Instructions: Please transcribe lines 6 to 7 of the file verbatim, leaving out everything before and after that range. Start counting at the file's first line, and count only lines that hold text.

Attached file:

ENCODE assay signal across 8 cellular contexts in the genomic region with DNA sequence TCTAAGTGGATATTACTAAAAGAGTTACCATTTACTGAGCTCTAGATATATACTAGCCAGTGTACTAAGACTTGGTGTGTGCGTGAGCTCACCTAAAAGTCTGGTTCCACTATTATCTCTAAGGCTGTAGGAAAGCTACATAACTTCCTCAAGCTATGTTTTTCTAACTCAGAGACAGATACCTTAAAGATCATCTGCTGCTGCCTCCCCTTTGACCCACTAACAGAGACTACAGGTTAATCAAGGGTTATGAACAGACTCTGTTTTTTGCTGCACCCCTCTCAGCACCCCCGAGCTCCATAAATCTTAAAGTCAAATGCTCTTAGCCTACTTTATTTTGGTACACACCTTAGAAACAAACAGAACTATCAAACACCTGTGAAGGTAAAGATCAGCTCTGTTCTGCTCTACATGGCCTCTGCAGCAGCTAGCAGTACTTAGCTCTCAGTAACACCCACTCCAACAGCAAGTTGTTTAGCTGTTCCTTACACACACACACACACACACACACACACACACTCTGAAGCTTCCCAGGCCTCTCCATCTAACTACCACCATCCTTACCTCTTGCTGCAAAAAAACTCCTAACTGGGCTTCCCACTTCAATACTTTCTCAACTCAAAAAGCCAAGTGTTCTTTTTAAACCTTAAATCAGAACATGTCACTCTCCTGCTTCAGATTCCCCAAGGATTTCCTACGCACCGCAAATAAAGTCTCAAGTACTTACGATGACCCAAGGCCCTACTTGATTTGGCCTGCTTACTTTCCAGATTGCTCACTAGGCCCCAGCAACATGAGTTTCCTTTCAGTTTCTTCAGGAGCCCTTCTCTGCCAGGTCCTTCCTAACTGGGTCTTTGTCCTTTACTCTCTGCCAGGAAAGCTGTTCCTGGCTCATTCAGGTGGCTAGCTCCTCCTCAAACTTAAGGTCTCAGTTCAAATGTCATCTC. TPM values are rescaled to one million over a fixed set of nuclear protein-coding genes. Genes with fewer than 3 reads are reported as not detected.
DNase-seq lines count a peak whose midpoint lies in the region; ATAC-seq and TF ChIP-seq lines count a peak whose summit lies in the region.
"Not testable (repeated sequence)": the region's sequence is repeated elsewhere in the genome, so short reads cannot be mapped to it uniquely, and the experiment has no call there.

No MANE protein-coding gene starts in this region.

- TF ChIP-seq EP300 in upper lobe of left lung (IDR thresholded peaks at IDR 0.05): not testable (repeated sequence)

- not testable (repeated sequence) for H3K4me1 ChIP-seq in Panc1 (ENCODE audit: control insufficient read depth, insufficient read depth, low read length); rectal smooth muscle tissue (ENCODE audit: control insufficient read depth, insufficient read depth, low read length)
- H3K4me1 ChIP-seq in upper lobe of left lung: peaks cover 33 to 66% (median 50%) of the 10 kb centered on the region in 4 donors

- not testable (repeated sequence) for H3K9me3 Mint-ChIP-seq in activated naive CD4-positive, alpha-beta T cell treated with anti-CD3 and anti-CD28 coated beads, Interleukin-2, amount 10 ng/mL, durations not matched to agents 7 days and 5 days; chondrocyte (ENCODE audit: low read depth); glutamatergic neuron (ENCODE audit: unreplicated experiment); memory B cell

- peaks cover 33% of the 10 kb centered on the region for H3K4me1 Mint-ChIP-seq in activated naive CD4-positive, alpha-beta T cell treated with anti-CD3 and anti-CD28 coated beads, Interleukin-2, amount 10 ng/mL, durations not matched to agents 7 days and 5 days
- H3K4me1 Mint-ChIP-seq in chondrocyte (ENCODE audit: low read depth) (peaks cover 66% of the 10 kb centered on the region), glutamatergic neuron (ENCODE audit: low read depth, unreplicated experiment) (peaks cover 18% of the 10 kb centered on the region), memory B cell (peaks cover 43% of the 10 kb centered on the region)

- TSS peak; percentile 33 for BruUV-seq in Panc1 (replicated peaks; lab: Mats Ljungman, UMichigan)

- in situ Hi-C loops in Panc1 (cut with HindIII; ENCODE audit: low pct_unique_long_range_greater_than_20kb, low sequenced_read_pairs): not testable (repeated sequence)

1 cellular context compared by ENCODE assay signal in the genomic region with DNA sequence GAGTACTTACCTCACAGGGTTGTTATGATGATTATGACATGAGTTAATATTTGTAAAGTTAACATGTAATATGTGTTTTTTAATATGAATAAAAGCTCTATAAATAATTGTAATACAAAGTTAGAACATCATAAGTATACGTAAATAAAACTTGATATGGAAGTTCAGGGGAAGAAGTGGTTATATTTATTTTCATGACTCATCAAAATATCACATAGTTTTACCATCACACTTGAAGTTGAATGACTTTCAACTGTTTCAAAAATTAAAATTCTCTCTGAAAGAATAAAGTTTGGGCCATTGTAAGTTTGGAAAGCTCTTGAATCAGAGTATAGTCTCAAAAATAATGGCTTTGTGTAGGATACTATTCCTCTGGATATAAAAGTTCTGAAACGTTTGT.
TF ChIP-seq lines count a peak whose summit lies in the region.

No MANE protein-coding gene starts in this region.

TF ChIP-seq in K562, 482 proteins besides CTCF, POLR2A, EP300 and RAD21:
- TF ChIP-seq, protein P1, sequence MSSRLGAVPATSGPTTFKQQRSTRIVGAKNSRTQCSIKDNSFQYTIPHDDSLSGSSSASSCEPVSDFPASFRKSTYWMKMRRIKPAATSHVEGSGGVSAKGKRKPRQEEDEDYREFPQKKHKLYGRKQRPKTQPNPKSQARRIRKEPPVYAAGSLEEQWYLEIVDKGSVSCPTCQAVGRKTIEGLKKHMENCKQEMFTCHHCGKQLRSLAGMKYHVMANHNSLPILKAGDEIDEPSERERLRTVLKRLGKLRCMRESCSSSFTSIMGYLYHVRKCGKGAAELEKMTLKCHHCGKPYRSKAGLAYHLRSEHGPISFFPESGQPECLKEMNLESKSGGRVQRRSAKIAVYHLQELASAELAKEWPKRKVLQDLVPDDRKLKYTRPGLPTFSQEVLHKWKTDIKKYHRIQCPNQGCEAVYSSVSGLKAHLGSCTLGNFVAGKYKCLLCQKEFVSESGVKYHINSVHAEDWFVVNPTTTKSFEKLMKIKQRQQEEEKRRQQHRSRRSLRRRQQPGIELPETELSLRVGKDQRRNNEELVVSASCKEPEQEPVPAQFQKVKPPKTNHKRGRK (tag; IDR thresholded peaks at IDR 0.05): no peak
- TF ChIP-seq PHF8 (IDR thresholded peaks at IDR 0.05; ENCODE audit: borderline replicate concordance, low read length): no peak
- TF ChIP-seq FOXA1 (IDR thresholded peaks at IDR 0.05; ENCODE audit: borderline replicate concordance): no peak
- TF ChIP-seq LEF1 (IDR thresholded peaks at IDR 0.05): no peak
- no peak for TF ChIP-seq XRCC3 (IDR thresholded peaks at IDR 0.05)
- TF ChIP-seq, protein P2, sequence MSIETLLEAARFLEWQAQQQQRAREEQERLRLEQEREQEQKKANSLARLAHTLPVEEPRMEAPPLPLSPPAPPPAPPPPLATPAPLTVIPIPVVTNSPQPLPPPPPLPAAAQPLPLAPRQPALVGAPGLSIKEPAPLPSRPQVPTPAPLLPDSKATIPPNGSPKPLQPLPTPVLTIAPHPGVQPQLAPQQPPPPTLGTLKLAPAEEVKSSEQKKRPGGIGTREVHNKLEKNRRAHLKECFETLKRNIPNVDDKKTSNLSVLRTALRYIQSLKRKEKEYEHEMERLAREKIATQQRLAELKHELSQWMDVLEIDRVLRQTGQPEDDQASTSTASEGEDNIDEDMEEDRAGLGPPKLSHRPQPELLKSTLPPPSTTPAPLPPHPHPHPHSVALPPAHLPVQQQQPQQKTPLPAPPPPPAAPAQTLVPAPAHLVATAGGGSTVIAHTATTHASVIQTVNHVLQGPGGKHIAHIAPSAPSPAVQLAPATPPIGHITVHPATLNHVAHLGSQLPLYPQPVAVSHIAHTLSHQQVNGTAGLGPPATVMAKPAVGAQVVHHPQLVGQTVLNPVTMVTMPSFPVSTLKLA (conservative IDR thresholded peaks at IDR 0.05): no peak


- not testable (repeated sequence) for H3K4me1 ChIP-seq in Panc1 (ENCODE audit: control insufficient read depth, insufficient read depth, low read length); rectal smooth muscle tissue (ENCODE audit: control insufficient read depth, insufficient read depth, low read length)
- H3K4me1 ChIP-seq in upper lobe of left lung: peaks cover 33 to 66% (median 50%) of the 10 kb centered on the region in 4 donors